General Motors and Southern Pacific Railroad came up with a novel way to lower the destination charge when they introduced the Chevrolet Vega in the 1970’s. The Vert-A-Pac system was a vertical stacking system that allowed them to pack 12 more vehicles per rail car and save on the freight charges.

The full size sedans of the 1950s and 1960s were shipped in 50 foot long boxcars that could fit 4 sedans each. In the early 1960s, the 89 foot flatcar was developed and cars became smaller. These new rail cars allowed up to 18 cars to be packed in a three level system. When GM started developing the Vega, they wanted to cut costs at all points and the destination or freight charge was an important factor.

The longest distance trips from the Lordstown, OH assembly plant to the west coast were running around $4,800 at the time which meant a destination charge of $267 per car. The charge may have worked on more expensive cars but with the retail price of the Vega set at $2000, it was a substantial amount. The goal was to get more Vegas per rail car and the Vert-A-Pac system was born. The system stacked the cars vertically using specially developed rail cars by Southern Pacific. These new rail cars could fit 30 Vegas and reduce the destination charge down to $160 per car.


Cars and their fluids are not meant to sit vertically so the engineers had to make some modifications to the vehicle. Since the cars were traveling nose-down, the oil pan had to be designed with additional baffles so that oil would not drain into the first cylinder. The batteries had fill caps that were relocated higher up on the edge in order to prevent acid from spilling into the engine bay. The carburetor also had an additional tube installed that would send fuel to the vapor canister while vertical. In order to keep the engine and transmission from getting damaged while in position, plastic spacers were inserted between the engine and chassis.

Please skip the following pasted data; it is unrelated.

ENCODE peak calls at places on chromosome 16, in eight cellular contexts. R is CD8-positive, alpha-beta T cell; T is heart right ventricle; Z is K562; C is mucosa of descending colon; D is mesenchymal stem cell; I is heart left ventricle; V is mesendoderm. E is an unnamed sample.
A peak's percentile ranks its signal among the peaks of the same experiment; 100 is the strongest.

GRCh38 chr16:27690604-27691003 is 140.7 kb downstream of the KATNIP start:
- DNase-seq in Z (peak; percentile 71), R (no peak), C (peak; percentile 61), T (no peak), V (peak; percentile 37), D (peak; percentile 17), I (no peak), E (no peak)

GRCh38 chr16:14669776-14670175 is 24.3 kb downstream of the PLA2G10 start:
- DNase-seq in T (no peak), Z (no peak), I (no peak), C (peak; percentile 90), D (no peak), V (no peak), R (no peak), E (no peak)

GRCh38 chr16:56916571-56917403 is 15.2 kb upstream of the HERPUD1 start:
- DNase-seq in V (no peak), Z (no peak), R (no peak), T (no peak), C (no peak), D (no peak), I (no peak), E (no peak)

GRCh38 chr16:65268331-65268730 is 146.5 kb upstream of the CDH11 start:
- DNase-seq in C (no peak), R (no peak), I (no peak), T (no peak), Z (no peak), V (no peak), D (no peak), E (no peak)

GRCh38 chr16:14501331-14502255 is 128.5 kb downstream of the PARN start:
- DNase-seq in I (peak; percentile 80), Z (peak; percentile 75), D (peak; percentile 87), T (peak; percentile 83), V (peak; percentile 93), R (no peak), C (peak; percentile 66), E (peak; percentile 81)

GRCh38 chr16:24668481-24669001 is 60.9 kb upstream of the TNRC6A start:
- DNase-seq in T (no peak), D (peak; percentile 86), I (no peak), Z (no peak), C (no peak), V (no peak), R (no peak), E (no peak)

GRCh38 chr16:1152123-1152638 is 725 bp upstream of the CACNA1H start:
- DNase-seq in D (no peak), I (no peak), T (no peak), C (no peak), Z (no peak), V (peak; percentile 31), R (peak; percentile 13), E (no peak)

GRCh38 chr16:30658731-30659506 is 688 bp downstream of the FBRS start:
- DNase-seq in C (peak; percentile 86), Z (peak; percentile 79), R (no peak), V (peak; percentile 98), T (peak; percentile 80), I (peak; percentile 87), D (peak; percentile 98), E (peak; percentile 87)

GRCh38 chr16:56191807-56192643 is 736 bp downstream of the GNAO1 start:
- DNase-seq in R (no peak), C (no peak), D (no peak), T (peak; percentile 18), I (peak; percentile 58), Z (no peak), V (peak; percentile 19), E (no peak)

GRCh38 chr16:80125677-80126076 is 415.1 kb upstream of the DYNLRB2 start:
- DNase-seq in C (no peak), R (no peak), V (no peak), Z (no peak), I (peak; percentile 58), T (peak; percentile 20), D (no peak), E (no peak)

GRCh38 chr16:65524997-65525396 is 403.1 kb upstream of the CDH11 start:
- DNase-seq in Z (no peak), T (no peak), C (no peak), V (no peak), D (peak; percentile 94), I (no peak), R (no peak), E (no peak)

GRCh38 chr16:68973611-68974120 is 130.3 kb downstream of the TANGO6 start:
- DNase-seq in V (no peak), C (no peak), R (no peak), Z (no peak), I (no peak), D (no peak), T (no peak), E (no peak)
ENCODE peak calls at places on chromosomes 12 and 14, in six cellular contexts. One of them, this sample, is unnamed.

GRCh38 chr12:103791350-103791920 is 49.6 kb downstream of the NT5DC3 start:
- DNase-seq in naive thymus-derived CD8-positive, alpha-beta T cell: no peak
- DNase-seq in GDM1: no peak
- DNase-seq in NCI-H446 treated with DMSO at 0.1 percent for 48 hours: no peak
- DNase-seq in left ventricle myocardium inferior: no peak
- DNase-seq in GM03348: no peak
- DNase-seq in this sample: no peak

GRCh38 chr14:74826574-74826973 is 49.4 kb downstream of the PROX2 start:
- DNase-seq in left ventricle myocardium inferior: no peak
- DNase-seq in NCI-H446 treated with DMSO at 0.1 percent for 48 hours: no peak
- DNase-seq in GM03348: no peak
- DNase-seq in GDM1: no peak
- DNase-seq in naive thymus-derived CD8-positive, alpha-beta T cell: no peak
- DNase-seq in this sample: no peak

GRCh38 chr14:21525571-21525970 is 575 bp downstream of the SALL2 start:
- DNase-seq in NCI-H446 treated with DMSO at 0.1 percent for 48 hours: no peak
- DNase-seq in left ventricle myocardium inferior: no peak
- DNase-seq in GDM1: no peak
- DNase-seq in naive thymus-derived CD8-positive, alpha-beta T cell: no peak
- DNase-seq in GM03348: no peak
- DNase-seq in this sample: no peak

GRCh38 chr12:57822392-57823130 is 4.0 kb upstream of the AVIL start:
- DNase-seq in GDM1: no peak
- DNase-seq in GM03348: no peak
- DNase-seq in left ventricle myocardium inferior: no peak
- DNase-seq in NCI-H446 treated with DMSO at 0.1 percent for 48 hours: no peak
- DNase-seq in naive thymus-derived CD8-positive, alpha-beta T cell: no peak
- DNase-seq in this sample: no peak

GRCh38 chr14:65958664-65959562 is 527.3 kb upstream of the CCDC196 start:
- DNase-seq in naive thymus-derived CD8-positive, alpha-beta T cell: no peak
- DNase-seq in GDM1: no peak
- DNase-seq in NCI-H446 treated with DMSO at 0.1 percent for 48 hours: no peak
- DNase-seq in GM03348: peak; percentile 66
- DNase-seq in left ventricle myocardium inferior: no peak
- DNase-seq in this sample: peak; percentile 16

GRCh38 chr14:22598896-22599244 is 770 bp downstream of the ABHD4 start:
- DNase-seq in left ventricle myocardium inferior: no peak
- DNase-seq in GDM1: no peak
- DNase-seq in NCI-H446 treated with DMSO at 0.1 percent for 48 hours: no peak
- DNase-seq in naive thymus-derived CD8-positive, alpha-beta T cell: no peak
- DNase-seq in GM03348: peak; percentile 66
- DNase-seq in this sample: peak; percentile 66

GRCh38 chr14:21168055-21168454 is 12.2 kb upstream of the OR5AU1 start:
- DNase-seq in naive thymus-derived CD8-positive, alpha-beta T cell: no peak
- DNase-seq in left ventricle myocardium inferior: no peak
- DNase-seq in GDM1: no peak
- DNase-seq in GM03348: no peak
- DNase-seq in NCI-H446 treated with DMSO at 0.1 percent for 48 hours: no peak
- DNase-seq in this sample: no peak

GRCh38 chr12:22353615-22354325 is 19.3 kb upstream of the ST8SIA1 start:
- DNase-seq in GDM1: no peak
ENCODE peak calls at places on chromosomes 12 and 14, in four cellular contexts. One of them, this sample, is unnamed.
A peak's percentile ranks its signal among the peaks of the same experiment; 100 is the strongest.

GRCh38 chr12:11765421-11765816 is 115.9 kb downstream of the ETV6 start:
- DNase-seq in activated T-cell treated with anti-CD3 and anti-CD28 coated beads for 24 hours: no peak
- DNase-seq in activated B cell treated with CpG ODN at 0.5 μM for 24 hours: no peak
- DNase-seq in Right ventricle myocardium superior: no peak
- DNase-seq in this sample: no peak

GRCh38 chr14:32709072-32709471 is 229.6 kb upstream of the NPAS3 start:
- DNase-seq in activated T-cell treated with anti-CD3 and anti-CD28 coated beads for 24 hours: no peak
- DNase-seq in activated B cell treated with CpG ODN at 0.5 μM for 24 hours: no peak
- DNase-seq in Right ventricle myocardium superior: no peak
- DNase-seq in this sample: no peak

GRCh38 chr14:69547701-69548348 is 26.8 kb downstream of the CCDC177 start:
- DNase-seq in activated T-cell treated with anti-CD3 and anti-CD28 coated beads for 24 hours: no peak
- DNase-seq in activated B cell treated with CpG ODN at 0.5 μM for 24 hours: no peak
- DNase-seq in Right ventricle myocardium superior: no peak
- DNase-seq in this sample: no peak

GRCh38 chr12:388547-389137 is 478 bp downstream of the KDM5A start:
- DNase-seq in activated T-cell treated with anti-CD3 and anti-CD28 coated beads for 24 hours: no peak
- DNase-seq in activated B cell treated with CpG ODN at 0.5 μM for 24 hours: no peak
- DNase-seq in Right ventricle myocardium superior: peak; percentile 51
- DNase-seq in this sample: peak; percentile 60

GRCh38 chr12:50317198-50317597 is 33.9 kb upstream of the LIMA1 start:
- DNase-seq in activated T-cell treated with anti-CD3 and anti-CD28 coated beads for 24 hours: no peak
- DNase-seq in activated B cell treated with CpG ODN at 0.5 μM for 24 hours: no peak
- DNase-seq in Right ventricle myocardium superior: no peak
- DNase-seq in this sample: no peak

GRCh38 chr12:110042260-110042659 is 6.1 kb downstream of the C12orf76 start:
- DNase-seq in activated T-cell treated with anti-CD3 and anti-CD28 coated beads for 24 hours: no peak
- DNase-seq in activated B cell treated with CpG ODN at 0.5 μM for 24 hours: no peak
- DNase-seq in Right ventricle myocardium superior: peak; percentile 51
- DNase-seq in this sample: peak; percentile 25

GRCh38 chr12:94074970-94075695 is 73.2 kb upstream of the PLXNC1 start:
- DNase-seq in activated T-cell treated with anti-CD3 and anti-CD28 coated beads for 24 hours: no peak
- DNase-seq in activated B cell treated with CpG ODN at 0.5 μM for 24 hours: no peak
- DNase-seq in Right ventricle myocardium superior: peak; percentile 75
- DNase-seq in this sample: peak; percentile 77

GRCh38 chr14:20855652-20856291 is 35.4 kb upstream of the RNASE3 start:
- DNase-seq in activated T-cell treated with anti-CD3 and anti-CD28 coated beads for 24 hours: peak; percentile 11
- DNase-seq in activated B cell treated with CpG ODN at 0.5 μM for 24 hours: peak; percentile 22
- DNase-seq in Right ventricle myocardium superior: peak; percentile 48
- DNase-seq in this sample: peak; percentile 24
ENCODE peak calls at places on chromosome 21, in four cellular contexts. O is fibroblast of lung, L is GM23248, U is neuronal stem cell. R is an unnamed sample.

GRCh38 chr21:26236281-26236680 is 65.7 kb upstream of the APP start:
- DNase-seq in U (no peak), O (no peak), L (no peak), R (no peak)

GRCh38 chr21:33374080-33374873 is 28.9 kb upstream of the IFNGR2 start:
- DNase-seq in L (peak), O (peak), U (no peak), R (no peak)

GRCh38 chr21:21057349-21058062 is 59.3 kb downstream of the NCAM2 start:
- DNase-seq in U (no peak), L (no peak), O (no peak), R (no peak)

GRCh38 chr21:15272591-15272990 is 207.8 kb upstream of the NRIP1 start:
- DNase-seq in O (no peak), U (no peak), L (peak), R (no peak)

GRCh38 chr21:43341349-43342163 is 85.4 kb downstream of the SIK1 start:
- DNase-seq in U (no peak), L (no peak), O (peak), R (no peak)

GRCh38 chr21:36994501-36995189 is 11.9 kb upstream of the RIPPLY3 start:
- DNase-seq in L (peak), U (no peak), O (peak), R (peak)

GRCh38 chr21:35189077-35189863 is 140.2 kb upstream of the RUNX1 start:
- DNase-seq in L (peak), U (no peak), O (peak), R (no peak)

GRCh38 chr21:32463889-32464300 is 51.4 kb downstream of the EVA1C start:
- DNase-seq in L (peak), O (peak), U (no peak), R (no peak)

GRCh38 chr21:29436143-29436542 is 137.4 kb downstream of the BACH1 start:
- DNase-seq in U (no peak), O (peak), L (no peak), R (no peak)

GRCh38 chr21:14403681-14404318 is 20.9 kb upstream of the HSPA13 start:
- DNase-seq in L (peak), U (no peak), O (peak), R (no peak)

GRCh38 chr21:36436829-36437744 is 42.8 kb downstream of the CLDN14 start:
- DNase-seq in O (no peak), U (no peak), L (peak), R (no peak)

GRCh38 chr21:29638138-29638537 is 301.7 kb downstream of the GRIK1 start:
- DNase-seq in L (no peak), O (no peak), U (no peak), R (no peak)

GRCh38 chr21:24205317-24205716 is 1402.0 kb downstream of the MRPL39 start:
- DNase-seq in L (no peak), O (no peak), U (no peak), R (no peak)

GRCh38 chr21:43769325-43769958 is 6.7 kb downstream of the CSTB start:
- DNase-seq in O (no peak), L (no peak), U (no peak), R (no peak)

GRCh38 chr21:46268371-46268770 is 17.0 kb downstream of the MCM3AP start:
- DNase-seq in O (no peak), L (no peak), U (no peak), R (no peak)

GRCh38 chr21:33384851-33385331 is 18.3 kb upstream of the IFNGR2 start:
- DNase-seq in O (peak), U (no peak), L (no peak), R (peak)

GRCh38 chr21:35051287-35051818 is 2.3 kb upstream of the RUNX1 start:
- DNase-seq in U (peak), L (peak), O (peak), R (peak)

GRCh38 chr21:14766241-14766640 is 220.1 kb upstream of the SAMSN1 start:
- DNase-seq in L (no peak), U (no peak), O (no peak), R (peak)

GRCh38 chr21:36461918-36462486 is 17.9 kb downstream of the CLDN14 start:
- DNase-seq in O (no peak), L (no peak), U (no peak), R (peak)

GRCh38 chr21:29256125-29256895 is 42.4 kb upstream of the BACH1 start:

The doors for the rail cars were quite innovative as they served as the loading ramps and covers for the rail car and could be opened and closed with a basic forklift of the correct capacity. The doors of the rail car and the frame of the Vega had special sockets installed that allowed the cars to be bolted together for transport. The transport system was quite efficient and allowed cars to be driven off quickly for delivery.

The system was in use for a few years but as Vega sales started to slow down, the rail cars started to be pulled from service and converted to traditional rail cars. The Vega was a low cost vehicle but it was rushed through design and production and had many issues that popped up that caused its demise. Once the Vega was discontinued the rest of the specialty rail cars were converted as there were no other vehicles that could be made to fit inside them.


[Image Credit: GM Media Archive]

Bozi is a former dealer and a current tuner and LS swapper. You can find him at The Truth About Cars and on Twitter.